There is something about the Wachowski Brothers that film critics, and much of the general public, simply don't get. We have already seen how their brilliant Matrix sequels were panned by critics - largely on the grounds that these people simply didn't understand them - and now we're seeing the same thing with Speed Racer, which is being subjected to some of the most undeserved vitriol from critics that I have ever seen.
I loved this movie. It's not perfect, and it's not a work of genius like the Matrix trilogy was, but it's yet another example of how these two brothers attempt to push the boundaries of film-making. The editing - including the floating wipes and non-linear narrative - are top-notch. As one online reviewer put it, the Wachowskis have managed to transcend the boundaries of time and space in this movie. Not only have they achieved shots in which we are looking at two different things happening in two different places at the same time, they are also able to move us back and forward through time with effortless ease, and without disrupting the flow of the story.
If you're an idiot bent on hating Speed Racer no matter what, though, it's likely that the complex, visual style of storytelling on display here will befuddle you beyond redemption. I read with amazement, for example, the amount of people who found the opening sequence, during which we see scenes of one of Speed's races interspersed with his back-story told through flashbacks, completely bewildering. And yet the storytelling couldn't BE any clearer, in reality. I even shook my head in dismay as I read the Guardian's Peter Bradshaw claim that in the film, cars go through other cars "like ghosts". No one who understood the film (and thus was worthy of reviewing it) could have made such a simplistic, embarrassing assertion.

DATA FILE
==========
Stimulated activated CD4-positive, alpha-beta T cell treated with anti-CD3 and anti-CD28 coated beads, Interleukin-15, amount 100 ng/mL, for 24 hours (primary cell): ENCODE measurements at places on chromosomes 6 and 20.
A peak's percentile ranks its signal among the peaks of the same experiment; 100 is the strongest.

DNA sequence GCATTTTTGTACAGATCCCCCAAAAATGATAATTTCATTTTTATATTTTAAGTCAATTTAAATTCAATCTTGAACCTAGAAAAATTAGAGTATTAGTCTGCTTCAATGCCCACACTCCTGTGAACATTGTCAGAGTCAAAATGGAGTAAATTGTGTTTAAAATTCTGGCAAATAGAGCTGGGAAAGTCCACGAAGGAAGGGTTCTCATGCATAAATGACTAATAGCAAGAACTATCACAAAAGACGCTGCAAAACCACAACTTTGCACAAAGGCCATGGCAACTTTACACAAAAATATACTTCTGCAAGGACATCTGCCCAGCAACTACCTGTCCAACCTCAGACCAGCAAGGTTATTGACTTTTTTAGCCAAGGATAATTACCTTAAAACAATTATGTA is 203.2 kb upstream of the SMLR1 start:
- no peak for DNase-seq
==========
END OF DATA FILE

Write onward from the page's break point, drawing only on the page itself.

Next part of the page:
Anyway, this is in fact a brilliant film. Ignore all the reviewers' tropes about "over-reliance on special effects", "style over substance", "no characterisation or soul", etc. All of these criticisms miss the mark at a basic level. Watch it free of the shackles of prejudice and prepare to be blown away by a tour de force in imaginative, visual film-making. I certainly was.
Besides, the film has a chimp in a hard hat, riding a buggy while rockin' out to Freebird. Need I give it any higher an endorsement?